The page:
The prophetic oracle in Isaiah 22 was given to two viziers to King Hezekiah: Shebna (v. 15) and Eliakim (v. 20). For both men the message is one of judgment: Shebna will be thrown away (v. 17) and Eliakim will be like a peg in the wall sheared off (v. 25). For more historical background on the two men and their relationship to King Hezekiah, one should read Isaiah 36-37 and 2 Kings 18.
Being clothed with a robe and sash, and given a chariot were part of the ceremonial vesting of the vizier before he took office. A similar vesting ceremony can be found in Genesis 41:41-43 in which Pharaoh gave Joseph his signet ring, dressed him in fine linen, put a gold chain around his neck, and gave him a chariot to ride in. No mention of a key is made but the similarities are clear. A similar vesting ceremony is hinted at in the book of Esther (Esther 3:1, 6:7-10, 8:2, 10:3). Mention is made of a royal robe, a chariot, and a signet ring, but not of a key. Thus, a comparative analysis of ancient Near Eastern political practices from Egypt during the Hyksos pharaohs 1720 to 1550 BC, the Judaean kingdom circa 700 BC, to the Persian kingdom circa 400 BC shows common elements in the installation of the vizier but the bestowal of a key seems to be a practice confined to Israel. The phrase – what he opens no one can shut, and what he shuts no one can open – is a poetic way of saying that as vizier Eliakim would have the final say, that is, no one could reverse his decisions.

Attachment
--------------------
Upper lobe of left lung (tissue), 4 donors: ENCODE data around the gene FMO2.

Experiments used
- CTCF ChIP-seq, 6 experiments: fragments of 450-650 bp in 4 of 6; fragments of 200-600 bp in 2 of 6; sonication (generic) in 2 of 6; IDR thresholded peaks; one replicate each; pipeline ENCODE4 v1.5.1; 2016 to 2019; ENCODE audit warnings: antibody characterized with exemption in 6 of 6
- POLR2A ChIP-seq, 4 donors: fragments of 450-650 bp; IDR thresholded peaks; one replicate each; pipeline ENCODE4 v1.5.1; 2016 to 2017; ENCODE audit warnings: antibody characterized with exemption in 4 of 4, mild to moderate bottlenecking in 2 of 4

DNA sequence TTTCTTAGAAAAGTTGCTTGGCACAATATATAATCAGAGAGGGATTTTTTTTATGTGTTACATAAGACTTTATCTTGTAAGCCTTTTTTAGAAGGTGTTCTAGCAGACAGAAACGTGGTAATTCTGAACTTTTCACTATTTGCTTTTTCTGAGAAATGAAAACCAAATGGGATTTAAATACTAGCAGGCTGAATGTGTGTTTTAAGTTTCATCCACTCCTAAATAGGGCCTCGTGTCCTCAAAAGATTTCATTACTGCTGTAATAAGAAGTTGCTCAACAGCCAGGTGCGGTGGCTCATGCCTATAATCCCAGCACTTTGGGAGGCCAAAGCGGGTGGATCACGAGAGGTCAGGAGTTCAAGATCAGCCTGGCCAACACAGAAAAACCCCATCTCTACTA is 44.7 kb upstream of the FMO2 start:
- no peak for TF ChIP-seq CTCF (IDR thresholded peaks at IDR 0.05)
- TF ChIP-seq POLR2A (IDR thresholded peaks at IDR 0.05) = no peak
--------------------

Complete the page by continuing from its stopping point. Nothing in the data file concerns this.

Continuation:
What do the Keys Refer to?
The paucity of references to “keys” in the Bible makes for a challenging exegetical question. There are two Old Testament references: Isaiah 22:22 and Judges 3:25. There are six New Testament references: Matthew 16:19, Luke 11:52, and Revelation 1:18, 3:7, 9:1, and 20:1. The word “key” has a range of meaning. Judges 3:25 refers to a literal, physical key to the Moabite king Eglon’s private chamber. In Luke 11:52 Jesus used “key to knowledge” to refer to the Jewish rabbis’ teaching authority, i.e., to interpret and apply the Torah. Key can refer to power over something, e.g., Jesus’ victory over death and Hades (Revelation 1:18), an angel having the power to open the Abyss (Revelation 9:1), and Archangel Michael named as the angel having the key to the Abyss (Revelation 20:1).
Do Isaiah 22 and Matthew 16 Line Up?
The validity of Scott Hahn’s pro-papacy apologia rest on the two passages being parallel to each other. But do they line up? A closer examination shows that while there are some parallels between the two, there also exist divergences. Christ’s promise to Peter has two elements:
- The keys of the kingdom of heaven, and
- The power to forgive sins.
Isaiah’s prophecy to Eliakim has two elements:
- The keys to the house of David, and
- The power to make final decisions.
The first element shows a rough similarity. The keys of the house of David bestowed on Eliakim in Isaiah 22 can be viewed as a prophetic type that is fulfilled when Christ bestowed the keys of the kingdom of heaven on Peter in Matthew 16. When we compare the second element, the power of the keys, we find a divergence. What Jesus gave to Peter was not so much administrative but priestly authority, the power to grant absolution. Scott Hahn can make a typological argument – the first element: the keys of the house of David are equivalent to the keys of the kingdom of heaven, but to assert that the second element: the power to open and close doors are equivalent to the power of binding and loosing is something of a stretch.